Retrain your brain so that its reward response is triggered by different activities. When you make subtle changes over an extended period of time, you’ll readjust your definition of what you find rewarding.

Reference

More by this author

Jolie Choi

Having experienced her own extreme transformation process, Jolie strongly believes that staying healthy takes determined and consistent action.

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Last Updated on January 21, 2020

The Best Way to Create a Vision for the Life You Want

The Best Way to Create a Vision for the Life You Want

Creating a vision for your life might seem like a frivolous, fantastical waste of time, but it’s not: creating a compelling vision of the life you want is actually one of the most effective strategies for achieving the life of your dreams. Perhaps the best way to look at the concept of a life vision is as a compass to help guide you to take the best actions and make the right choices that help propel you toward your best life.

your vision of where or who you want to be is the greatest asset you have

    Why You Need a Vision

    Experts and life success stories support the idea that with a vision in mind, you are more likely to succeed far beyond what you could otherwise achieve without a clear vision. Think of crafting your life vision as mapping a path to your personal and professional dreams. Life satisfaction and personal happiness are within reach. The harsh reality is that if you don’t develop your own vision, you’ll allow other people and circumstances to direct the course of your life.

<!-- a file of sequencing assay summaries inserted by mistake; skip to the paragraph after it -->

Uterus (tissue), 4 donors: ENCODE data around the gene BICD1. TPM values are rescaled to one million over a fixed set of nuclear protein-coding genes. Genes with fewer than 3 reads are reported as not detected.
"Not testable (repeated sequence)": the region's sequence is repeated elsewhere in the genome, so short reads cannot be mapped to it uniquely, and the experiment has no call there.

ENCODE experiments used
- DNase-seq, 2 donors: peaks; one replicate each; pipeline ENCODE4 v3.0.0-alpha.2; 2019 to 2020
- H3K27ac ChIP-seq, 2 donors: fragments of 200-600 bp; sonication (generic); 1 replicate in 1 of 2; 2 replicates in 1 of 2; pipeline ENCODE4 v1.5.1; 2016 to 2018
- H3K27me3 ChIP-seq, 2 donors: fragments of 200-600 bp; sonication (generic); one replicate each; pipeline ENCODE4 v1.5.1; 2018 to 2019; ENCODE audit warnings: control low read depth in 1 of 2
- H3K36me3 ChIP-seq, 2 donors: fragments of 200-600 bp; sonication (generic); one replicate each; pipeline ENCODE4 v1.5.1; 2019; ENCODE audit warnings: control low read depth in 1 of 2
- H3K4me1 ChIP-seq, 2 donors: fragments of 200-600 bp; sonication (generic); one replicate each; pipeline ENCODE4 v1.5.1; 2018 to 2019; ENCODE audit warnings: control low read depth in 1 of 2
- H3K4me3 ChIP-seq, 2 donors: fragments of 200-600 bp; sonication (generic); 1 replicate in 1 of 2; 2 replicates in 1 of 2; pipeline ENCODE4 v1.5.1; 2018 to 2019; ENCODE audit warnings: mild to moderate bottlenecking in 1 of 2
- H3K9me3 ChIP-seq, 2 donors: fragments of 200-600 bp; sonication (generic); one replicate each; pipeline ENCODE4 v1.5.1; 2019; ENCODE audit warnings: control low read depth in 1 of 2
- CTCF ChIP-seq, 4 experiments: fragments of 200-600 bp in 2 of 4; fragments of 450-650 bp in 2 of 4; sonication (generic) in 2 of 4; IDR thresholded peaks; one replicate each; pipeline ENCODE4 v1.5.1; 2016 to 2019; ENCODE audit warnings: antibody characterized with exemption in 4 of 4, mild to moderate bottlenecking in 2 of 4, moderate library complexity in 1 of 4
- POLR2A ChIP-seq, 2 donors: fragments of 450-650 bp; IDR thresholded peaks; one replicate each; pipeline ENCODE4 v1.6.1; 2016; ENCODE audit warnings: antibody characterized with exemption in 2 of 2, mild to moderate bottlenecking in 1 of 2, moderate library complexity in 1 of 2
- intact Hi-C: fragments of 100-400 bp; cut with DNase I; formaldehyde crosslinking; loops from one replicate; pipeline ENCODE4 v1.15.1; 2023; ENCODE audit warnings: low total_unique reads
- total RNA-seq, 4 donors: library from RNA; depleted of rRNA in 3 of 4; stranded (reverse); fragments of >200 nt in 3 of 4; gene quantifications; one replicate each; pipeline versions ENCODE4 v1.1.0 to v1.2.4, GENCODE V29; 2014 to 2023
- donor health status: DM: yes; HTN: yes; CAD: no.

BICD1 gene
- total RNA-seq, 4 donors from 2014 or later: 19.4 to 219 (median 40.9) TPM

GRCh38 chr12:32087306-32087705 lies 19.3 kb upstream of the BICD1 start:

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    How to Create Your Life Vision

    Don’t expect a clear and well-defined vision overnight—envisioning your life and determining the course you will follow requires time, and reflection. You need to cultivate vision and perspective, and you also need to apply logic and planning for the practical application of your vision. Your best vision blossoms from your dreams, hopes, and aspirations. It will resonate with your values and ideals, and will generate energy and enthusiasm to help strengthen your commitment to explore the possibilities of your life.

    What Do You Want?

    The question sounds deceptively simple, but it’s often the most difficult to answer. Allowing yourself to explore your deepest desires can be very frightening. You may also not think you have the time to consider something as fanciful as what you want out of life, but it’s important to remind yourself that a life of fulfillment does not usually happen by chance, but by design.

    It’s helpful to ask some thought-provoking questions to help you discover the possibilities of what you want out of life. Consider every aspect of your life, personal and professional, tangible and intangible. Contemplate all the important areas, family and friends, career and success, health and quality of life, spiritual connection and personal growth, and don’t forget about fun and enjoyment.

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    Some tips to guide you:

    • Remember to ask why you want certain things
    • Think about what you want, not on what you don’t want.
    • Give yourself permission to dream.
    • Be creative. Consider ideas that you never thought possible.
    • Focus on your wishes, not what others expect of you.

    Some questions to start your exploration:

    • What really matters to you in life? Not what should matter, what does matter.
    • What would you like to have more of in your life?
    • Set aside money for a moment; what do you want in your career?
    • What are your secret passions and dreams?
    • What would bring more joy and happiness into your life?
    • What do you want your relationships to be like?
    • What qualities would you like to develop?